Seattle Metropolitian Magazine names Altitude Sickness one of the all-time “20 Books Every Seattleite Must Read”, alongside works from Jack Kerouac, Tom Robbins, and other luminaries that pretty much make you want to call your mom and say, “Hooray!” Read the whole list here.
The Seattle Times‘ in-depth feature on Altitude Sickness (and on Litsa) by Seattle Times Culture Editor Tricia Romano is here.
“Dremousis’ pragmatic, far-reaching, surprising approach to highly personal territory elevates Altitude Sickness from a straightforward account of loss to an honest examination of the desire for danger, catalyzed by proximity to an awe-inspiring natural environment. That quote about Mount Rainier as an emotional trigger? There’s more to it: ‘It is beautiful. Or it was,’ she writes, before subverting all expectations to add, ‘I guess it’s beautiful again.'”
– Megan Burbank, The Portland Mercury. Full review here.
“The book is a howl of pain, a bellow of grief, and a funny-sad Irish funeral for a lover and friend, combining deep wisdom about mortality with an almost naive sensibility. Dremousis rails at the unfairness of death and the selfishness of people who take up dangerous hobbies like mountain climbing. The length is just about perfect: Any shorter and the thousand opposing facets of her experience wouldn’t be fully examined, but any longer might dilute her laser-sharp focus on the subject.”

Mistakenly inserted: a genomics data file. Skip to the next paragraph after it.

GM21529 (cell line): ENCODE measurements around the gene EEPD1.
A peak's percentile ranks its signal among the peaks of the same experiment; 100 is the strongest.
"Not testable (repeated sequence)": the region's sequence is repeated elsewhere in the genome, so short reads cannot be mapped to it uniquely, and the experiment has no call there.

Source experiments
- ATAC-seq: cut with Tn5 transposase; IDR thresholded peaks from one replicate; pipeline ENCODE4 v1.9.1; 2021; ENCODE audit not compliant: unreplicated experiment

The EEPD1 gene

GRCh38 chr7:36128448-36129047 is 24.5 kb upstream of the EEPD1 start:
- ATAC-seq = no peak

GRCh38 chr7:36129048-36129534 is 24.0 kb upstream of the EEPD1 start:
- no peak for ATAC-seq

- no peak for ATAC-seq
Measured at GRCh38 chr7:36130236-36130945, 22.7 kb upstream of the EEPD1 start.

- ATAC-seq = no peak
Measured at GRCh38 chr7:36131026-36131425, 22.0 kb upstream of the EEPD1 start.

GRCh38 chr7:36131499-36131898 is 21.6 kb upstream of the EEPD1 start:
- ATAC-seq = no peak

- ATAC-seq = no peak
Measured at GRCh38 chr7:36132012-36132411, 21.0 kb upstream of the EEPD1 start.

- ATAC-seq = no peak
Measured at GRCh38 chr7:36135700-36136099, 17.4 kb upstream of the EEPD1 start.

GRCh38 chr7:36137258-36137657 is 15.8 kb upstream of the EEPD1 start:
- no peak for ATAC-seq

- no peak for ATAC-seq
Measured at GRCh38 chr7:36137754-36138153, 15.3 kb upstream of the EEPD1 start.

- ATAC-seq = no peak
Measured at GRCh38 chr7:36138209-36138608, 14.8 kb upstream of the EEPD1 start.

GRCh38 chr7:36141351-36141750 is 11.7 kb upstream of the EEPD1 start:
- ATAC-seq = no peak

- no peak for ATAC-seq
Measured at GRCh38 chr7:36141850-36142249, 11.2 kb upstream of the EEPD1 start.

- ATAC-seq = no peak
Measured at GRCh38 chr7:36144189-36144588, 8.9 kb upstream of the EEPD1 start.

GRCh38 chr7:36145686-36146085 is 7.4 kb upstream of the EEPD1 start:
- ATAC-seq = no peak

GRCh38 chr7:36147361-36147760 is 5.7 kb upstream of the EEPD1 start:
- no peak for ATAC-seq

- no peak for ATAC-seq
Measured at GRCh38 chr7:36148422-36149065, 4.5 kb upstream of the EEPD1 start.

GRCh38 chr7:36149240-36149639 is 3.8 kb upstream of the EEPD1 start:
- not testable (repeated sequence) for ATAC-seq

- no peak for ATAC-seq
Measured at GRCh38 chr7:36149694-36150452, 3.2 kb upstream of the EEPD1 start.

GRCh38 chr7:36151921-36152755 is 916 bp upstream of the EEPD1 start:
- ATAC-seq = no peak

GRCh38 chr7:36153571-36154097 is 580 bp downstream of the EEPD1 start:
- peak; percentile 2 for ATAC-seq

– Paul Constant, The Stranger. Read more here.
City Arts editor-in-chief Leah Baltus interviews Litsa about Altitude Sickness. An in-depth discussion ensues: “… Journalist, essayist and fiction writer Litsa Dremousis published Altitude Sickness… the memoir paints a portrait of both a remarkable person and of a funny, poignant relationship while unfolding the story of Neal’s death… Dremousis deftly cuts together scenes from a decades-long friendship with details what it was like to wait and wonder during Neal’s four day disappearance… The effect is a haunting criticism of extreme sports that pulses with moral ambiguity.” Read it here.
The Seattle Channel’s long-running and popular Art Zone with Nancy Guppy features Litsa reading from Altitude Sickness and explaining to climbers that fleece pullovers are not dinner attire. Watch the video here.
Radio New Zealand‘s Noelle Summer interviewed Litsa for 18 minutes on Summer’s esteemed and broadcast. Discussed: Altitude Sickness, climbers’ denial of death, necessary vs. unnecessary risks, why Greeks excel at discussing mortality, and more. Listen to the whole thing here.